Having got the above three fundamental measures in place, the government facilitated the circular flow of the CPF fund to finance the construction of HDB flats meant for rent and sale to individuals. The pattern and flow go like this: First, the CPF Fund buys SGS from the Government through the MAS as a government debt instrument. Second, the Government allocates the SGS generated fund to HDB for building flats (houses). Third, the HDB finances HDB flat construction for rent or sale to individuals who pays mortgage instalments.
This is the innovative strategy that the Government of Singapore used to overcome the difficulty in investing its reserved pension funds in its economy without much risk exposure to fund managers, rouge investors and the government, while at the same time achieving success in one of the country’s topmost development priority in the area of social housing. The strategy prevented corruption and collusion between pension fund managers and rouge investors because the fund managers do not directly involve in the investment deals, while it also prevented the government from misusing the reserved fund because the utilization of the fund for special development projects was well guided by laws and public scrutiny. Today Singapore’s Affordable Social Housing policy has achieved a remarkable 90% home-ownership.
It is the view of Sierra Leoneans that the Singapore experience be replicated. The Government of Sierra Leone can liberalize the NASSIT reserved pension funds through an Act of Parliament to have access to the funds for development purpose, just as Singapore did.
To achieve this, the government would first have to develop long term securities (bond) through the Central Banking System- (Bank of Sierra Leone). Establishing a specialized agency similar to that of the Monetary Authority of Singapore (MAS) could be useful. The Government would have to legislate a Development Loan Act, which would allow the establishment to issue out Government Bonds (Securities) as long term debt instrument to finance (not recurrent expenditure) but long term infrastructure development like affordable housing, strategic toll tarmac roads, land and sea ports, electricity, and essential services such as public transportation among others. The Government Bonds (Securities) can be issued to the NASSIT Trust and other state-owned Commercial profit generating institutions like the National Insurance Company(NIC), Sierra Leone State Lottery (SLSL), Sierra Leone Commercial Bank (SLCB), and Rokel Commercial Bank (RCB) among others to generate funds for long term infrastructure and essential services development through other state-owned commercially oriented development agencies like Sierra Housing Corporation (SALHOC),Sierra Leone Road Authority (SLRA), Sierra Leone Road Transport Corporation (SLRTC), National Power Authority (NPA), Sierra Leone Port Authority (SLPA) etc, etc.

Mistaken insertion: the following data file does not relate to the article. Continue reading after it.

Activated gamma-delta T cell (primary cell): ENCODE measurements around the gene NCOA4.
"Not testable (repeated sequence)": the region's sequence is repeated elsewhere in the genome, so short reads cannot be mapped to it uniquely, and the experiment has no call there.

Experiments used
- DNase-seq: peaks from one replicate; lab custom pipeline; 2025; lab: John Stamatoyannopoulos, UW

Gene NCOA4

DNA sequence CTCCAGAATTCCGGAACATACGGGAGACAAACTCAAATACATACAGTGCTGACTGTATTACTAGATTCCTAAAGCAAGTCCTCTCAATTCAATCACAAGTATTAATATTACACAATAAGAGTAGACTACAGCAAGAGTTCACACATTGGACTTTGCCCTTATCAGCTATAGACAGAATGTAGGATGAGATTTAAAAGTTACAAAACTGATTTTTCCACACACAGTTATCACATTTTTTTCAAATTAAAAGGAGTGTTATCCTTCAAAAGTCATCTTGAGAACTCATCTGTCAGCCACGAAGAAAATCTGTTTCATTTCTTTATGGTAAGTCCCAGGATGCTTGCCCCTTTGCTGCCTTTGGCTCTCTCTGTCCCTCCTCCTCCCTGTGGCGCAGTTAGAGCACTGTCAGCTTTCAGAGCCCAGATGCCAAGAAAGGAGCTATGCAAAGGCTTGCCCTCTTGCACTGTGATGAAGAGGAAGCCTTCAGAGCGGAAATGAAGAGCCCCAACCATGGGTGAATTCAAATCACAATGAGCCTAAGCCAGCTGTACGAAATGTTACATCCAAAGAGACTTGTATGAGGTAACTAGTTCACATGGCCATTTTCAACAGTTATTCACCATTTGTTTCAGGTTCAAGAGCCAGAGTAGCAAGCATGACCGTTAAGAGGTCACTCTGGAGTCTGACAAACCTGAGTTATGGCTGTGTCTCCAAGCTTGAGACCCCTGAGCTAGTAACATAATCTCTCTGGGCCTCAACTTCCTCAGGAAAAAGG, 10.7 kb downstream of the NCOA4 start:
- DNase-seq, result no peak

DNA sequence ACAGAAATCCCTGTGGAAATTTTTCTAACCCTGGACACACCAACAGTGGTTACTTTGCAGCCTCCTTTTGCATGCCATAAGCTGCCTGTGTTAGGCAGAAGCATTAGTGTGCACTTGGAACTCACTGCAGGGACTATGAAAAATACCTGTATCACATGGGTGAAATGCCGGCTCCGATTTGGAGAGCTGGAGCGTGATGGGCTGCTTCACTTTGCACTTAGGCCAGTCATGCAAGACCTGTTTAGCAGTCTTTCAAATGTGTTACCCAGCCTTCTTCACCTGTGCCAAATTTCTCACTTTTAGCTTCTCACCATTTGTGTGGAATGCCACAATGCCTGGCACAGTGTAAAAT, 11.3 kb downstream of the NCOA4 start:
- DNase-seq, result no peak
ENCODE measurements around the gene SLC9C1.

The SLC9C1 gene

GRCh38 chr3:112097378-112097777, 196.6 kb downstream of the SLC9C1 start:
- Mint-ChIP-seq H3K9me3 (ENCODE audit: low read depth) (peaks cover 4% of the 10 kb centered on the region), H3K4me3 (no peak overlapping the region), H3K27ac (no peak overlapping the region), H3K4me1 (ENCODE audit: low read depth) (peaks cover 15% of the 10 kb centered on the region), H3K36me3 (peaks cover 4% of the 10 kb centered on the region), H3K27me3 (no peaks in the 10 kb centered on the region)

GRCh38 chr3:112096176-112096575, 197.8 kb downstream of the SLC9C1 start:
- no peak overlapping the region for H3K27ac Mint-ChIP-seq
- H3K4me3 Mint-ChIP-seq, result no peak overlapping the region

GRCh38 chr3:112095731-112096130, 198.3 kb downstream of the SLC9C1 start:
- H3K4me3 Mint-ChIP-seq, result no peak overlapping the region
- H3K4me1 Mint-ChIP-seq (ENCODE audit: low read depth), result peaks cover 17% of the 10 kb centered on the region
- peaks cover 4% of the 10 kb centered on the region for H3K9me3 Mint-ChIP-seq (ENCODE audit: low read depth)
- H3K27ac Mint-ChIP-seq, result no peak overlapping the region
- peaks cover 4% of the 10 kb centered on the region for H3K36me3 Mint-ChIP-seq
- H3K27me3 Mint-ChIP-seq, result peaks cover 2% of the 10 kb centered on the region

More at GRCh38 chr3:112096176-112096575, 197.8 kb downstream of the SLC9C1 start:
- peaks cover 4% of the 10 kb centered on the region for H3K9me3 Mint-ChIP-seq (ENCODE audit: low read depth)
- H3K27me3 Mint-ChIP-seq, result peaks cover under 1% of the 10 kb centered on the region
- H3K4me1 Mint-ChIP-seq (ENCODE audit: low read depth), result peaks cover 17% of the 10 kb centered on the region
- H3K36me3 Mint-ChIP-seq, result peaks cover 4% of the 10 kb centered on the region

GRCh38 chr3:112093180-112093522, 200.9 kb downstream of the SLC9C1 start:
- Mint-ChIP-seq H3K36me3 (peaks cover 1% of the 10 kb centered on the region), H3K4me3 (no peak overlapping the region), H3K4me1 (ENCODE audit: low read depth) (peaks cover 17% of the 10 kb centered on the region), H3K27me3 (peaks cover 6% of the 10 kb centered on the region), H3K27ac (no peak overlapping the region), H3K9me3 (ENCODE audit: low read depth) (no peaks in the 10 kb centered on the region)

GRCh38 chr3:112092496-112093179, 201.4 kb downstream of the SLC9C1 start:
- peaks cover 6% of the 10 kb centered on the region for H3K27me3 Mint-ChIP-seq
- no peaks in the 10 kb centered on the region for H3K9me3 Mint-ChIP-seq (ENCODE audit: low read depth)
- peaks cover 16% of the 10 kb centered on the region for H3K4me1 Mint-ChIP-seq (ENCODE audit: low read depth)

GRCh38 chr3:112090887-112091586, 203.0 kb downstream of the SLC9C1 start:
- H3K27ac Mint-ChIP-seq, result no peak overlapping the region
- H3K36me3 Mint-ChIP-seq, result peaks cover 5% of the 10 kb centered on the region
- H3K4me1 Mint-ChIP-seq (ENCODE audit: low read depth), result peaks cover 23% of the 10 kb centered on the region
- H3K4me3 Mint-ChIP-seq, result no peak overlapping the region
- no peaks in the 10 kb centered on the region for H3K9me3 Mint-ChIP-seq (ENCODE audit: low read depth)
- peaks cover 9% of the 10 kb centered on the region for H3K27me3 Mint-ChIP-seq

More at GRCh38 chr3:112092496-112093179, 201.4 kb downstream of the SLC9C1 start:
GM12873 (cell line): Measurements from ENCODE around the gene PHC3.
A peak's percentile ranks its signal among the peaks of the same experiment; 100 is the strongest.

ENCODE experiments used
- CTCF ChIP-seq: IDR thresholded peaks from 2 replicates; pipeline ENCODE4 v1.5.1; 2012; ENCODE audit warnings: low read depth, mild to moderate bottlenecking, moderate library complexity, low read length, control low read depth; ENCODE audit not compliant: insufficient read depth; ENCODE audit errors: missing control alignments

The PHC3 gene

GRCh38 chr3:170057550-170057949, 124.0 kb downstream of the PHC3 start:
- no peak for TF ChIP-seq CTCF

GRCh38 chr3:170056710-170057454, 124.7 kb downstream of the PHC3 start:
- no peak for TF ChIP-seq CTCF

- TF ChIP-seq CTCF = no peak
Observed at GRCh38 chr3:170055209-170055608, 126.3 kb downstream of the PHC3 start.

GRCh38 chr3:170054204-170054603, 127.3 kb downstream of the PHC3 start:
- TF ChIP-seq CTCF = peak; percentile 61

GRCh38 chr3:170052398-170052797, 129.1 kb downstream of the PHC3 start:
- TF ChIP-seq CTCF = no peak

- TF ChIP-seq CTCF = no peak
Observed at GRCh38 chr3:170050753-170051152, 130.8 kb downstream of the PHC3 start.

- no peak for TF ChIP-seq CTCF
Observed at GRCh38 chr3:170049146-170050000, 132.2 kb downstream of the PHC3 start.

In this process the government would serve as a mediator and guarantor between fund generating state- institutions and infrastructure developer/service delivery state-owned enterprises. As such where there is a default of debt repayment, the government as guarantor will automatically be obligated to assume responsibility for liabilities as in the case of any international debt.
Prior to this initiative, bond proceeds should be handed over to state-owned commercially oriented development and service delivery agencies. Government would have to commercialize, re-engineer and re-invent them by reviewing and refocusing their vision, mission, and corporate objectives as well as overhauling their management structure and operational functions in order to meet the present day-free market challenges. They would have to be re-injected with sufficient financial capital, technical and management expertise. They should be re-invented and re-engineered in such a way that they are able to operate profitably to meet running costs and repay government guaranteed loans allocated to them to undertake their respective projects.
A flaw in this strategy could be the misuse of government borrowed reserved pension funds by utilizing commercial government agencies, but a counter to that argument is that whether the suggested liberalization and government funds borrowing or not, the government is still the under-writer of the NASSIT Scheme. According to the NASSIT Act 2001, if the government’s appointed Board and Management of Trust happen to bankrupt NASSIT to an extent that the scheme cannot pay its members pension on the occurrence of contingencies, it automatically becomes the obligation of the government to undertake such pension benefit payment to claimants on behalf of the Trust. So equally, if the government is enable to access the reserved pension funds through long-term development bonds and becomes reluctant and/or unable to recover repayment of the borrowed funds by utilizing government commercial agencies then it still has the same obligation to undertake pension payment to claimants on behalf of the Trust.
This strategy will not only ensure that the NASSIT reserved pension funds is protected against misuse, rouge investors and undue political interference , but it will also ensure that the funds accrue attractive returns on the long-term bonds while at the same time boosting the economy and promoting domestic borrowing. Until and unless such guided laws are put in place, the possibility for a misuse of NASSIT reserved pension funds by management, rouge investors and undue political interference will hardly come to end by any frequent change of leadership in the institution.
The government must legislate laws that protect the NASSIT reserved pension funds as well as properly guide its investments by the Trust’s management.